M-Audio are a brand associated with audio and its counterparts, mixing, mastering, composing and more...
Here we have an audio interface and for those not in the know, it is basically a device that you can plug your microphone into and the audio goes into the computer for mixing and anything else you wish to do with it. Maybe you want to record a bands whole album or maybe you just want to send your mum a karaoke vocal you did, well, this can do it all.
It typically retails for £330 but prices tend to fluctuate a lot with audio gear.
The profire 2626 is an intermediate piece of gear but one of the best introductions to multi-track recording, here you get 8 preamps and microphone inputs (enough to start out recording a drum kit) 2 headphone jacks with independent volume controls so you and a friend/client can listen to what's going on, a master volume and finally phantom power to power any microphone that needs an external volume supply (usually condensers and very rarely dynamic microphones).
The Inputs for the microphone cable are at the back which is handy because all the spaghetti created by the wires cannot be seen and the best to do is to plug your cables in and leave theme there. Set and forget, if you will.
There are a further 2 inputs at the front labelled 'inst', this stands for instrument and means you can plug your guitar, bass or anything else electronic into it to get it onto the computer.
That's not all folks! If we take a look at the back we will see something that is handy in the future, 2 ports called ADAT. This means we can buy another profire 2626 and link them together and get 16 channels instead of 8. Why would we want 16 I hear you ask? Well have you ever recorded a big drum kit or anything more than a small band? If you have not you'll realise you quickly run out of inputs on the profire so it's definitely helpful to expand if you are looking to get into this more professionally. There's no reason you have to expand the port with another profire as there are cheaper alternatives such as the behringer ada8000 (est £100)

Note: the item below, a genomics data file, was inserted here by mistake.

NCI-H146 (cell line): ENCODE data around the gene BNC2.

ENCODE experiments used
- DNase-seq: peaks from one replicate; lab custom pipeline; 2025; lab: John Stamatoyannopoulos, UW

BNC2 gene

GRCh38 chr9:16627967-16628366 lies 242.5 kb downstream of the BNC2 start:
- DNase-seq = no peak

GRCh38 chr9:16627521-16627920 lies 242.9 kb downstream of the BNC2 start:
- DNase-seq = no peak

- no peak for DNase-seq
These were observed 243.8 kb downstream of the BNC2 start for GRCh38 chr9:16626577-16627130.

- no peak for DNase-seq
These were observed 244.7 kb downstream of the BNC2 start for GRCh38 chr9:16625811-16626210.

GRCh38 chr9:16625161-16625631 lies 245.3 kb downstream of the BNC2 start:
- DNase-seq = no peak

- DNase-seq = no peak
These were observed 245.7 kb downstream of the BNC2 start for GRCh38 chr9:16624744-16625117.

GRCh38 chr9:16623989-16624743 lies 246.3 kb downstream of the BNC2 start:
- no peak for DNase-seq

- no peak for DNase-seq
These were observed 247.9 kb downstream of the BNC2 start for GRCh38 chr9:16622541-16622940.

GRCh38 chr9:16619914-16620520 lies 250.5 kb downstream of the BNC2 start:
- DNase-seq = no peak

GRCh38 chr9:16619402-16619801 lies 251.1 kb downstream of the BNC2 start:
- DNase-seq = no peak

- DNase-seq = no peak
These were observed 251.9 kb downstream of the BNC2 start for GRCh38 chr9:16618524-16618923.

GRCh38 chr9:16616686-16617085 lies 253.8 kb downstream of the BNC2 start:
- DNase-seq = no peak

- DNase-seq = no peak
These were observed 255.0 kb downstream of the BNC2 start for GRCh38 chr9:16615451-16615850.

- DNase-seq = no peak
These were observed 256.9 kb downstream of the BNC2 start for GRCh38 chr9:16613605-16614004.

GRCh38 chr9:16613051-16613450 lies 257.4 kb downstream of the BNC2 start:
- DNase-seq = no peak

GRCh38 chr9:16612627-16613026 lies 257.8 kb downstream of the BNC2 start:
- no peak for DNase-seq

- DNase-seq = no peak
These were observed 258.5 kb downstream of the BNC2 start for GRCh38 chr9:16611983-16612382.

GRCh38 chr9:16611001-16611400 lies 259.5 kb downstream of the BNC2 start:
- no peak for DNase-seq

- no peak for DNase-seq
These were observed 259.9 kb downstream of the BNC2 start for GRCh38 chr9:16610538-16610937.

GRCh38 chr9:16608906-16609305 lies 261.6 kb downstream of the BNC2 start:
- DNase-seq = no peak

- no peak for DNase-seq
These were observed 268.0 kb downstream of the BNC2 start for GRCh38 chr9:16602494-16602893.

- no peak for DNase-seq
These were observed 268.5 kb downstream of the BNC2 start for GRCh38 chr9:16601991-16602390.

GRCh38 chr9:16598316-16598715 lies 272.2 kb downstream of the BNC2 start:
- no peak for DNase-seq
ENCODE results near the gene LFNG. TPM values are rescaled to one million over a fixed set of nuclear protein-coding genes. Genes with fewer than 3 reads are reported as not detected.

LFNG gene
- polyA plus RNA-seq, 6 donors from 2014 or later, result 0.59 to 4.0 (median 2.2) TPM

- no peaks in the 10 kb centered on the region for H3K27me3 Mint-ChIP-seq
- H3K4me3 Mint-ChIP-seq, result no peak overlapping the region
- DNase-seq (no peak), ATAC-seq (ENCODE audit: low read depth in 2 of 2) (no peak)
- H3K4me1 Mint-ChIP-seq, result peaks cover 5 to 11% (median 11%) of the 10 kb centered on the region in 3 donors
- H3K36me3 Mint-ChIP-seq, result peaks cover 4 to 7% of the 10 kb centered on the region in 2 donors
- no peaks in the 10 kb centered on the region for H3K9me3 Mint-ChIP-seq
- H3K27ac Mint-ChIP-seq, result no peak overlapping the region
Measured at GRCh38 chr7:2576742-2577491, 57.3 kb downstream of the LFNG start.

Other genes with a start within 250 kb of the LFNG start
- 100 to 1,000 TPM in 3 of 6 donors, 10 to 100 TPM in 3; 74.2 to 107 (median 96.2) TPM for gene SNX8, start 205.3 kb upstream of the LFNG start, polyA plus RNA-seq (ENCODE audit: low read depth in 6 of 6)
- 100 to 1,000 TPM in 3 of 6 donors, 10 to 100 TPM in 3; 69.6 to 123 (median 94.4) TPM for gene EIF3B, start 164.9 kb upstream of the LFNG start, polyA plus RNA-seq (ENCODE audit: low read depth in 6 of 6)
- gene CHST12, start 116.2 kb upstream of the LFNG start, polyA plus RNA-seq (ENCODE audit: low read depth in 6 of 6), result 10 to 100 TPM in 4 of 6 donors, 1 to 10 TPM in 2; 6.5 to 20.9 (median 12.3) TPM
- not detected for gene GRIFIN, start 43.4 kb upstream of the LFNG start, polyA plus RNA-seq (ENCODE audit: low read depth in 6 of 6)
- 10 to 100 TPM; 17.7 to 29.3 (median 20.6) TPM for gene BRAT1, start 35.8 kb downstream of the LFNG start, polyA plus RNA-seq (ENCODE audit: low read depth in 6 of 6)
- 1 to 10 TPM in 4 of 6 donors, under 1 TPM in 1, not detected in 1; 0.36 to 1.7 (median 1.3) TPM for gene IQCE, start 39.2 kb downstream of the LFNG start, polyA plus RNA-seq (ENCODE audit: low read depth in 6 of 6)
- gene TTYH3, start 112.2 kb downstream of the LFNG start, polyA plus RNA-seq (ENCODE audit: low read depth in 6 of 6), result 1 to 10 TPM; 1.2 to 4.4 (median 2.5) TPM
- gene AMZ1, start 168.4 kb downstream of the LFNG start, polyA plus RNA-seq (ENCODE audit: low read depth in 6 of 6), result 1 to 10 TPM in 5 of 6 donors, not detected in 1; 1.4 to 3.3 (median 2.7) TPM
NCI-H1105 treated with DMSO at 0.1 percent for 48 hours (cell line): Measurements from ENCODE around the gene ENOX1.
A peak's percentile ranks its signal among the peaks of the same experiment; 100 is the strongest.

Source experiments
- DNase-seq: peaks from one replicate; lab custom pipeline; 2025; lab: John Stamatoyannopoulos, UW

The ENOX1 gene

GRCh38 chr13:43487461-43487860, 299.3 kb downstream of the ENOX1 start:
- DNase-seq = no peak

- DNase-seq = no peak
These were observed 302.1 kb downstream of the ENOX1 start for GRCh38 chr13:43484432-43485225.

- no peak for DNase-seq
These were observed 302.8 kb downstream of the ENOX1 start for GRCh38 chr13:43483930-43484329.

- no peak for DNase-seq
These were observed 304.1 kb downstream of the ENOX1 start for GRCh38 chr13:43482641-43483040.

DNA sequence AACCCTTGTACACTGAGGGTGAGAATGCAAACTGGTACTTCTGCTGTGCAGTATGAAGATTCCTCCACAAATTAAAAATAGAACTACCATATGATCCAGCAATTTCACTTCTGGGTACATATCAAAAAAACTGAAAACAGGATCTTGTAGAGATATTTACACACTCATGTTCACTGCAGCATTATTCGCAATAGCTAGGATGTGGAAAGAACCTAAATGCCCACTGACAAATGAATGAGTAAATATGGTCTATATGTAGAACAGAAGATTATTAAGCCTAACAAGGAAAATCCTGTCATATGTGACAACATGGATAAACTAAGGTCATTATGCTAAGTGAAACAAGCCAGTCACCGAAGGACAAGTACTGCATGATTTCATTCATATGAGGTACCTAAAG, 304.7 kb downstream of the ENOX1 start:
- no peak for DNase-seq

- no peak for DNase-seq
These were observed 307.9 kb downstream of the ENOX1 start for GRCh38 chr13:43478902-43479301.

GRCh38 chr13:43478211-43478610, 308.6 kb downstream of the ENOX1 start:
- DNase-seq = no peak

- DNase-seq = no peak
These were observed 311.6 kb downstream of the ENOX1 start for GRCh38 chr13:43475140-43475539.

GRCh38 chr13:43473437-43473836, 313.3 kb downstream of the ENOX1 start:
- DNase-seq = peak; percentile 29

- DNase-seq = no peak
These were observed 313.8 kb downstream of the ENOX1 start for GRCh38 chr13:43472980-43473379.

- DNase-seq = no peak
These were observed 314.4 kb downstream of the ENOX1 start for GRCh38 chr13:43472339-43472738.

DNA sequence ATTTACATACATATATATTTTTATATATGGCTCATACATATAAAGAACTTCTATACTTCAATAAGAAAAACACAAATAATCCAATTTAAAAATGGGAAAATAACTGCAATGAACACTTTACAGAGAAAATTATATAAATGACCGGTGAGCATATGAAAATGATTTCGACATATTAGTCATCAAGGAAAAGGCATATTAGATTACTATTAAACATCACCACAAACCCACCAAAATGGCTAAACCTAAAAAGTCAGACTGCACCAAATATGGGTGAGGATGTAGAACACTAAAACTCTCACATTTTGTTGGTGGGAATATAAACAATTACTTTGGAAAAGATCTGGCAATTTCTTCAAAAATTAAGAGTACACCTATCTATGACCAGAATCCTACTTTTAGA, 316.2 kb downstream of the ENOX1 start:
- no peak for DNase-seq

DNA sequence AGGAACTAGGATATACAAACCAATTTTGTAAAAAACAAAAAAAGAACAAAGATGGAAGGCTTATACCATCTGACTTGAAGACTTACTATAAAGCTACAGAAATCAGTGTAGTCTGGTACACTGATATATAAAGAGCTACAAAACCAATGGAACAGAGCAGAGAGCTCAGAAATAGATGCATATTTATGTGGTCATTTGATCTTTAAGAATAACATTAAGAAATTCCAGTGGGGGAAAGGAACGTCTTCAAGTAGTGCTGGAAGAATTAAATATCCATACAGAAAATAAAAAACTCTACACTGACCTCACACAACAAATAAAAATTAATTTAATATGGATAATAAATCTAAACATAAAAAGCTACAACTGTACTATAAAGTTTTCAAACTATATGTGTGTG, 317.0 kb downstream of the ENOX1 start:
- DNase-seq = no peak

The easiest way to describe the sound is 'what you put in is what you get out'. The preamps are clean sounding and neutral meaning that they don't colour the sound in a good or bad way and the only sound you should be worrying about is the one you are dialling in yourself.
Playback is also a treat to listen to, put a decent pair of headphones on and marvel at the clean and completely hum/buzz free audio that's festering at your ears, the more you listen through these, the more you won't want to listen any other piece of gear!
The instrument input is also a worthy mention. It competes with my radial (a dedicated DI box) which was £180, but here we have TWO included in the package.
Once you have the sounds in your computer it is all down to you to how it sounds, the profire cannot take the blame on this one!
I found setup was fairly simple, on first listen I had a weird jittery problem with the audio and this was because my computer did not come with a texas instrument firewire card. If yours doesn't have one, it's a safe bet to purchase one ahead of time to avoid having to just look at your wonderful new piece of equipment (always a sad feeling).
After all the nooks and crannies of technology were out of the way I found it to be highly reliable and haven't had any problems since. I have had it now for 3 years and nothing has gone wrong yet *touch wood*.
In short, buy this if you are looking for a great piece of long lasting inventory to add to your recording arsenal, you won't find many 8 channel audio interfaces at a lower price but a few worth looking at are the ones done by Focusrite and Tascam.